If we take the most dramatic developments of the sexual revolution – say, the legitimation of transgenderism – it is interesting to ask what things wider society already needed to regard as normal in order for this first to be plausible and then normalized.
Not too long ago, had the sentence “I am a woman trapped in a man’s body” been uttered to anyone – to a doctor, a friend, a relative – it would have been seen as a psychiatric problem in the one speaking the words. Help, from a psychiatrist or a priest, would have been advised or encouraged. Today, even to suggest any help or guidance is needed – let alone to provide such help or guidance – is criminal…even when the one saying such words is a child.
What has changed in our society and in the social imaginary to bring this new situation about?
Where we have arrived today is the position of granting decisive authority to inner feelings. No longer do we grant normative authority to the physical body. There is no “following the science” in this. We need not rely on the reality that when God created man and woman, He did not differentiate biological sex from gender identity. There is no place where the science has been settled for longer than the moment the midwife or doctor announces “it’s a girl.”
So, how did “inner feelings” take authority over the physical body? The story, as Trueman says, is a long and complex one. It isn’t that the idea of examining and understanding inner feelings is a new one. The Psalms are full of introspection; Augustine’s Confessions are a reflection on his inner life.
The Psalms and Paul look inward but then understand that inward life in terms of the prior authority of the external world as ordered by God. …Augustine moves inward so that he can then move outward to God and to the reality that is prior to and greater than his own feelings and in light of which those feelings can be understood.
Is it just me, or does the death of God in the Enlightenment keep coming up in discussions of “how we got here”?
The transgender person, by contrast, sees inward, psychological conviction as the nonnegotiable reality to which all external realities must be made to conform.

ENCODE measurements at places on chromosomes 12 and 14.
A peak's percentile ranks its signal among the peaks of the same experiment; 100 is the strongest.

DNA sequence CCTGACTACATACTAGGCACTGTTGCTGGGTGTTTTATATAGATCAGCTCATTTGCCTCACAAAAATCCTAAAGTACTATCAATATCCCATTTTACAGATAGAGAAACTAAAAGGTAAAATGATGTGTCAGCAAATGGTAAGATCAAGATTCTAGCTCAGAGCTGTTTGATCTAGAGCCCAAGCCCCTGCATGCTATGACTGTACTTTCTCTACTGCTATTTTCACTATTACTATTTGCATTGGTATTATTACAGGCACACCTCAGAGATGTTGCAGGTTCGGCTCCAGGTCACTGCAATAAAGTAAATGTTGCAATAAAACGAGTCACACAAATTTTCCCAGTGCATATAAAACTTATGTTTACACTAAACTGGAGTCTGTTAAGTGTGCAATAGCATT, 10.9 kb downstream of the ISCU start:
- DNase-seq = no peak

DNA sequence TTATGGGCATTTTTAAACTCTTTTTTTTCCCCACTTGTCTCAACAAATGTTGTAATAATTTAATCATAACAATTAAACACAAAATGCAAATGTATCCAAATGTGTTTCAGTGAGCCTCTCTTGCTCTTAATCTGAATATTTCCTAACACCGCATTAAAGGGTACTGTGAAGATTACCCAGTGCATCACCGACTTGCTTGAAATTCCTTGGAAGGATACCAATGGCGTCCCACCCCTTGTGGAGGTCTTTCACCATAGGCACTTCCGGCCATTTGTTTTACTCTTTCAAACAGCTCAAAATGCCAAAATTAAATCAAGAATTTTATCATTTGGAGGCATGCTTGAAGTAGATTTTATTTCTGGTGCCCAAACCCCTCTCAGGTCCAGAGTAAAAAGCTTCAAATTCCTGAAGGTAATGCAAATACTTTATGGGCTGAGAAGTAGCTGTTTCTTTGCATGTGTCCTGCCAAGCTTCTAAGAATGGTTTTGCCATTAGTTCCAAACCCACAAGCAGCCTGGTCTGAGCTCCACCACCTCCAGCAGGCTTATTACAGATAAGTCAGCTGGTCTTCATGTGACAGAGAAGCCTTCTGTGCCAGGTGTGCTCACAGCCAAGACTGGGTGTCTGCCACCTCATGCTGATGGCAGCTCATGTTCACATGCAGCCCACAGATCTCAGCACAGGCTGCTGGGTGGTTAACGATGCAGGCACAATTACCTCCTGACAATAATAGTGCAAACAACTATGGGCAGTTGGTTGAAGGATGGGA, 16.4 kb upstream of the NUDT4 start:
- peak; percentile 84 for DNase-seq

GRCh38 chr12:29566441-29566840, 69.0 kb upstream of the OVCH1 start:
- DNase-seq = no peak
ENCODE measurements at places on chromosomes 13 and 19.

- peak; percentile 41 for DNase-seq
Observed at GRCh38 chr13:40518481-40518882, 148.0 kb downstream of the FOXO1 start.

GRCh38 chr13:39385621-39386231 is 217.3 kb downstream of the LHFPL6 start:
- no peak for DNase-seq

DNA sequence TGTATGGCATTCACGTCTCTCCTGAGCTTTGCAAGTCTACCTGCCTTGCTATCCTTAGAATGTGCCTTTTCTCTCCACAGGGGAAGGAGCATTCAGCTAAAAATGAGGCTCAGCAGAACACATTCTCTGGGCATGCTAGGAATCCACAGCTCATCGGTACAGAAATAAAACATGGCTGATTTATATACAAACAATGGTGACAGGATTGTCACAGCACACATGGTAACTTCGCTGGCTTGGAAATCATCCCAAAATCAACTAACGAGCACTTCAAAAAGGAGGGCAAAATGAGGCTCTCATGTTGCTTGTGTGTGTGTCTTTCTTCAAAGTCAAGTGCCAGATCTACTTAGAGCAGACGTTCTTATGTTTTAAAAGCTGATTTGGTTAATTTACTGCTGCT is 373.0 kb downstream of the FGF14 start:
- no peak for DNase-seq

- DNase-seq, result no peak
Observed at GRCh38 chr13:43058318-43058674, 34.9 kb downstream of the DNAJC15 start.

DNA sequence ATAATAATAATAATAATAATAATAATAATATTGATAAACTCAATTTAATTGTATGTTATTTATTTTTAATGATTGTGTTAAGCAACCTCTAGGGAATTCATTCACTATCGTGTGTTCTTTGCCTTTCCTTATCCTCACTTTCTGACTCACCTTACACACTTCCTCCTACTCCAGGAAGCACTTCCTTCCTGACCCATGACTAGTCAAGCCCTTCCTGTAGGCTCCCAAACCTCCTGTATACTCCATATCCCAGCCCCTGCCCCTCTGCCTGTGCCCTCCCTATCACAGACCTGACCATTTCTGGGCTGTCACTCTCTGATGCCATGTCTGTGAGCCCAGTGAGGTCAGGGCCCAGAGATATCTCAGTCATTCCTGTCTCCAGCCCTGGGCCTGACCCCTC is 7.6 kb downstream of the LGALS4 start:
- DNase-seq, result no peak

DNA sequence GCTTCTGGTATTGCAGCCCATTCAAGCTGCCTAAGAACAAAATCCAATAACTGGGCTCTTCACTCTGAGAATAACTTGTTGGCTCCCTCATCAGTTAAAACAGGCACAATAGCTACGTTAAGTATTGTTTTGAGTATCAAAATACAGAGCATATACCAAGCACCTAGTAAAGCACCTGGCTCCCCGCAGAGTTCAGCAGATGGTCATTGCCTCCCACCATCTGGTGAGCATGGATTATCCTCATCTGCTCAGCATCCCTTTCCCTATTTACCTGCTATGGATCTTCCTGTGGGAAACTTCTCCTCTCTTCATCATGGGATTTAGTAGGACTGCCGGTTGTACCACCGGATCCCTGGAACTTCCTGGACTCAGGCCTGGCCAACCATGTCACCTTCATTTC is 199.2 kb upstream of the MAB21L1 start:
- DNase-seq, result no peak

“External realities” to include how others see them, address them, treat them. It isn’t just the desire to have their inner feelings dictate their reality; their inner feelings must also dictate your reality.
Trueman points to a few philosophers and thinkers of the Enlightenment era that offered ideas – whether intended for good or ill – that led to the social imaginary in which we live today in the western world. First up is René Descartes, who lived in the first half of the seventeenth century. While he made significant contributions to mathematics, his relevance to this topic is his contribution to philosophy.
He set himself to doubting everything. In the end, his doubt ended with his famous “I think; therefore I am.” This could not be doubted. But this also placed human thought as the ground of certainty. He posited a distinction between mind and body, giving fundamental importance to the former. This gave runway for something Descartes could not have imagined: inner feelings, not physical reality, will dictate and control.
Next is Jean-Jacques Rousseau. He lived in the eighteenth century, dying in 1778. Self-taught, he was an inspiration for both the French Revolution and what has become known as Romanticism.
He was also a rather obstinate, nasty, and at times paranoid man.
He also famously sent his five children to orphanage, which at the time meant near-certain death.
Rousseau offers two ideas that are relevant to this discussion. First, identity is located in the inner psychological life of the individual; feelings are central to who we are. Second, he sees society (culture) as exerting a corrupting influence on the self. Society prevents us from becoming who we really are – it makes us inauthentic.